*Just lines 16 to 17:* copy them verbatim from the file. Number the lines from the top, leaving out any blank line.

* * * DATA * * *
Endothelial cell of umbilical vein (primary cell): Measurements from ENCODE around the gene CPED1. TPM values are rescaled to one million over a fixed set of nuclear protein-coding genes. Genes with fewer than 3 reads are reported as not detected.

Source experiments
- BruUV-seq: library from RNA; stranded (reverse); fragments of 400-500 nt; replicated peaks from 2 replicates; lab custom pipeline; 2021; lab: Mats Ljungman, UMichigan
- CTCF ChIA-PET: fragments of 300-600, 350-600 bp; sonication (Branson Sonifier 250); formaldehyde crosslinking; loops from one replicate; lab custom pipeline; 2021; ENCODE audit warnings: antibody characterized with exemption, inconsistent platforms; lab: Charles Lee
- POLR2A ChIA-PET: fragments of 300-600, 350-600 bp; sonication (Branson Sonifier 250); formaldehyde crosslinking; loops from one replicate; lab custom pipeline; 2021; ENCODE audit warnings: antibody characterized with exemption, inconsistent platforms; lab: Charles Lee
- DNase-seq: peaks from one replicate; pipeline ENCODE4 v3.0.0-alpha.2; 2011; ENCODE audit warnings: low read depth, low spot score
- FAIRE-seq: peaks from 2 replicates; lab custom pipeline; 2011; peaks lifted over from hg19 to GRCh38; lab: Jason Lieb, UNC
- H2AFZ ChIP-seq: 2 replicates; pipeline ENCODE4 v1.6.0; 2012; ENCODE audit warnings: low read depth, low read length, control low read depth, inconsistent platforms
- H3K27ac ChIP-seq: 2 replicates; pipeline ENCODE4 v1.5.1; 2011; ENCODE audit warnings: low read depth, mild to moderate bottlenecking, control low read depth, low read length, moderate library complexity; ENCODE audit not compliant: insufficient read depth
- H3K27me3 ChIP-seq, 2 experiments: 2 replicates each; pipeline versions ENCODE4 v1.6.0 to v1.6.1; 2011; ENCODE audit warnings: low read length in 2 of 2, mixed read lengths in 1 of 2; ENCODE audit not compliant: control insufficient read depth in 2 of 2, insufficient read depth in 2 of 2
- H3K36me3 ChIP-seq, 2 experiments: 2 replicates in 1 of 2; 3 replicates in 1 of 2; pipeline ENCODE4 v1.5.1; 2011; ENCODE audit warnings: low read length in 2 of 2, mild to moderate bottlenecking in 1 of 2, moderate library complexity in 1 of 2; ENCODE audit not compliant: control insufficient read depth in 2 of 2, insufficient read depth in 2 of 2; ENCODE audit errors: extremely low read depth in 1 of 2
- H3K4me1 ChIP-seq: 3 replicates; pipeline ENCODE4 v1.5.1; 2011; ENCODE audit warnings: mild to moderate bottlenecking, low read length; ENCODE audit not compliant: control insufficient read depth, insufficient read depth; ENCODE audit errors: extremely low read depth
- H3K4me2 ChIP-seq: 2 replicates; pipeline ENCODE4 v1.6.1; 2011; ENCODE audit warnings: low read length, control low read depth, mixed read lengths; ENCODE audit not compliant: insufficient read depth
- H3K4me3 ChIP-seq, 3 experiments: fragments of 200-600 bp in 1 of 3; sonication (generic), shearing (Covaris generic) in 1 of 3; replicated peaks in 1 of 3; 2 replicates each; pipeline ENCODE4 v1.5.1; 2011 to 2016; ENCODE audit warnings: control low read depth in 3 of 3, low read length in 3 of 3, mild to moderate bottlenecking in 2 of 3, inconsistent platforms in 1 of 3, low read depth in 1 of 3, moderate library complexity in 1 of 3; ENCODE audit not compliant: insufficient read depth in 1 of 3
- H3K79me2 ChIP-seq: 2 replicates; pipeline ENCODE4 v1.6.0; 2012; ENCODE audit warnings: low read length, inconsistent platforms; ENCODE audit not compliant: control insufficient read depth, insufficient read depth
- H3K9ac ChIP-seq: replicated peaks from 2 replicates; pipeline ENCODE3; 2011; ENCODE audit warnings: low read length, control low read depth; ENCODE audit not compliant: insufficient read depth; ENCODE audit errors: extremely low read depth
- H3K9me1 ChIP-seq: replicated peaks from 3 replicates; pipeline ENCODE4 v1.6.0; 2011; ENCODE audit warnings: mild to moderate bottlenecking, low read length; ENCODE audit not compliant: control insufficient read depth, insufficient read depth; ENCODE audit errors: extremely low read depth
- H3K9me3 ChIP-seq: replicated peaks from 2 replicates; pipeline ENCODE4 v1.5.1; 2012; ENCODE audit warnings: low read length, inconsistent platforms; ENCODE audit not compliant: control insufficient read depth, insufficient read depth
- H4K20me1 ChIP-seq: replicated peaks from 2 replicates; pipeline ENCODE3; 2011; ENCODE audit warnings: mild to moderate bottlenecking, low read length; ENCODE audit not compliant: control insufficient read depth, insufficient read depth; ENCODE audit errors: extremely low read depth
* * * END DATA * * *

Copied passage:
- H3K9ac ChIP-seq: replicated peaks from 2 replicates; pipeline ENCODE3; 2011; ENCODE audit warnings: low read length, control low read depth; ENCODE audit not compliant: insufficient read depth; ENCODE audit errors: extremely low read depth
- H3K9me1 ChIP-seq: replicated peaks from 3 replicates; pipeline ENCODE4 v1.6.0; 2011; ENCODE audit warnings: mild to moderate bottlenecking, low read length; ENCODE audit not compliant: control insufficient read depth, insufficient read depth; ENCODE audit errors: extremely low read depth